Mona Høvring is the author of six poetry collections and four novels. Her previous novels include the acclaimed Something That Helps (2004), The Waiting Room in the Atlantic (2012), winner of the Unified Language Prize, and Camilla’s Long Nights (2013), nominated for the Nordic Council Literature Prize. Because Venus Crossed an Alpine Violet on the Day that I Was Born won the 2021 Dobloug Prize, the Norwegian Critics Prize for Literature, was a finalist for the Norwegian Booksellers’ Prize, and was included on numerous critics’ Best of 2018 book lists.

  • Publisher ‏ : ‎ Book*hug Press (Oct. 5 2021)
  • Language ‏ : ‎ English
  • Paperback ‏ : ‎ 140 pages
  • ISBN-10 ‏ : ‎ 1771667060
  • ISBN-13 ‏ : ‎ 978-1771667067

This article has been Digiproved © 2021 James Fisher
Acknowledgements: Alison Manley
Some Rights Reserved  

Wayfarer: A Memoir by James S. Rockefeller Jr.

Being the son of James S. Rockefeller Sr. the successful Wall Street banker, young James’ childhood was “very privileged. There were no material wants. The food was plain but wholesome. Wealth, as I grew to be aware of it, was not be flaunted, but I didn’t know back then that my family had it.” As you read through the pages of Wayfarer, his memoirs, you definitely get the sense that none of the four children in the house in Connecticut received any special treatment, nor did they believe they were entitled to any. Money was just not an issue like it is for many of us.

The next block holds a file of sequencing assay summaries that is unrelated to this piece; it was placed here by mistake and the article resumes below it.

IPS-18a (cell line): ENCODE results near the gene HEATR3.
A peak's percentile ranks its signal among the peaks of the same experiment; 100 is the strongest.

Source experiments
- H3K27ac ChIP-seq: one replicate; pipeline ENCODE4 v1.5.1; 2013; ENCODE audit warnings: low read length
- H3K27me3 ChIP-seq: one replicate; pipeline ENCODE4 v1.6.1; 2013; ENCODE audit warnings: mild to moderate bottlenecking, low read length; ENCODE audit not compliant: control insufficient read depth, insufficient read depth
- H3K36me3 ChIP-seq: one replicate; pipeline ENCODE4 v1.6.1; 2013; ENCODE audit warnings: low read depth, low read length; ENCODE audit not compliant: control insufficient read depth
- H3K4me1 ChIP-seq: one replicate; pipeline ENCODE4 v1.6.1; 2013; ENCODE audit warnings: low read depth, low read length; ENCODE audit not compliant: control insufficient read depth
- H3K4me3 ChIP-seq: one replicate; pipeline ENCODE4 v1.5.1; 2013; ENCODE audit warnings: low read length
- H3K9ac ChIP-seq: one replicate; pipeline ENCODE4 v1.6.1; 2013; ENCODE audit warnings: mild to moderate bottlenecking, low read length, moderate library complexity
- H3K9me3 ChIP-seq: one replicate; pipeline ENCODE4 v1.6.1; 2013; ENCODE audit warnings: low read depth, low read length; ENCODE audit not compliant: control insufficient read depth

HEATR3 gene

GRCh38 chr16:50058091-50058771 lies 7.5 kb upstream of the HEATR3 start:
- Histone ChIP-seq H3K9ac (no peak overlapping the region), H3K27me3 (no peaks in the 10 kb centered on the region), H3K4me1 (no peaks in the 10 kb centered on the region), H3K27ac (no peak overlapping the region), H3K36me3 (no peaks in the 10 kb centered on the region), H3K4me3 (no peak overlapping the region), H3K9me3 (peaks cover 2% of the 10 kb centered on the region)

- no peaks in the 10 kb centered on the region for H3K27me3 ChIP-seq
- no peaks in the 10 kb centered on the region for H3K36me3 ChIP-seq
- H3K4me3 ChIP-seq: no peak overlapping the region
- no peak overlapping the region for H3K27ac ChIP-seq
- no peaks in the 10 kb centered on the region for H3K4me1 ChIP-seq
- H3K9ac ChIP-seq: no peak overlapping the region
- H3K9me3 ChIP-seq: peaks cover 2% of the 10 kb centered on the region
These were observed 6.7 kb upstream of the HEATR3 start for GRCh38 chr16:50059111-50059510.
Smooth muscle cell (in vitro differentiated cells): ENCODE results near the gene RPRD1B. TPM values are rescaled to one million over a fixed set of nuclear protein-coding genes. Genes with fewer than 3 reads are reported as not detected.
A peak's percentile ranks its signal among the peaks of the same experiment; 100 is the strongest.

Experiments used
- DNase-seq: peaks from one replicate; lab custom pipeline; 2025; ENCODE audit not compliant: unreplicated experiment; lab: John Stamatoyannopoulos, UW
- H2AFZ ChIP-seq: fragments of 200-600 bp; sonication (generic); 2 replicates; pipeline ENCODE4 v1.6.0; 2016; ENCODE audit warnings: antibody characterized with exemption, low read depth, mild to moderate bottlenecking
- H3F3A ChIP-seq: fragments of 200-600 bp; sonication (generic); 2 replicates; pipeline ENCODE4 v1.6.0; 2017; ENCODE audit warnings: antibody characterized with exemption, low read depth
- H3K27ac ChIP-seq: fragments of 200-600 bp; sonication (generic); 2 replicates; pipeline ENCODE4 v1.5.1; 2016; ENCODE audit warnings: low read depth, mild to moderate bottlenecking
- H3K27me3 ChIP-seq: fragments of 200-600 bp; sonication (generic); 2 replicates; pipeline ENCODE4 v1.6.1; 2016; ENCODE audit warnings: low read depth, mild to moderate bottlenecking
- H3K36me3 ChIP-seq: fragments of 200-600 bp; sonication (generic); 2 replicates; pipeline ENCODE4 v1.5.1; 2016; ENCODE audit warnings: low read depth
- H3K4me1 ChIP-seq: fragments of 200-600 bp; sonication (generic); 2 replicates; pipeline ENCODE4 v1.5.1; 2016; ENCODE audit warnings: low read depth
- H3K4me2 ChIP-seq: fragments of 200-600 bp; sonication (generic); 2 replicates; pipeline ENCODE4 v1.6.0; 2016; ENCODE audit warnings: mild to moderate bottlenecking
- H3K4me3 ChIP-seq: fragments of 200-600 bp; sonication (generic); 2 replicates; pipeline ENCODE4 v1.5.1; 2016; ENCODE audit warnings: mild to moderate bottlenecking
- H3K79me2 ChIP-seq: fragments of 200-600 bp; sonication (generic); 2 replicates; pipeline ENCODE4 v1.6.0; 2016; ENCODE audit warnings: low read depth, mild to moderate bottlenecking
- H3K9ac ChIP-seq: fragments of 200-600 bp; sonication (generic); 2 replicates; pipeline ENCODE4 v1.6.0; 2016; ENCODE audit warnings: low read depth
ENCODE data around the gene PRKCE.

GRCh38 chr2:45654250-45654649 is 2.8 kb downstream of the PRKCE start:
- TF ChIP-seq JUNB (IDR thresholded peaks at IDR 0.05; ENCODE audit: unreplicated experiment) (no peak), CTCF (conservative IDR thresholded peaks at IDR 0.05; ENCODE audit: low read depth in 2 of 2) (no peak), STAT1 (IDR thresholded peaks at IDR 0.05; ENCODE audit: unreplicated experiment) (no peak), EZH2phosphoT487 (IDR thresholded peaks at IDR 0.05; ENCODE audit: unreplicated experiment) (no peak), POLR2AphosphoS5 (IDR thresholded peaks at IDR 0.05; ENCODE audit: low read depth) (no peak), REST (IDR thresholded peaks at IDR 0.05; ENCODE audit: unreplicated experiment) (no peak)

The Mandalay, Tahiti

James Jr. (Or “Pebble” as he was nicknamed) was schooled, expected to graduate and eventually take his place in the business world. But it was not to be, despite his father’s best efforts. At an early point, he introduces young James to the inner workings of a textile mill in Rhode Island:

“The manager of the mill was due for retirement shortly after my scheduled release from higher education. No other family member had stepped forward to take his place. My father’s eyes rose expectantly to mine. I failed him by slipping away the following year, selling my interest in the Casey cutter [a boat he and he brother Andrew has peurchased] to buy an old forty-foot Friendship sloop of dubious virtue in Annapolis, which I also christened Mandalay. The plan was as directional as the North Star—namely, to sail around the world. Napping machines and print rollers, preparing cloth for pyjamas and shirts, could not compete with the incense of the Tropics.”

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Margaret Wise Brown

And so the adventure begins. Along the way, he takes us down the east coast to Cumberland Island, a barrier island off the coast of Georgia that generations of Carnegies (his maternal relatives) owned. There, he meets a visitor that becomes the first love of his life, children’s author Margaret Wise Brown. “Like her books, Margaret is eternal and forever loved” Mr. Rockefeller states.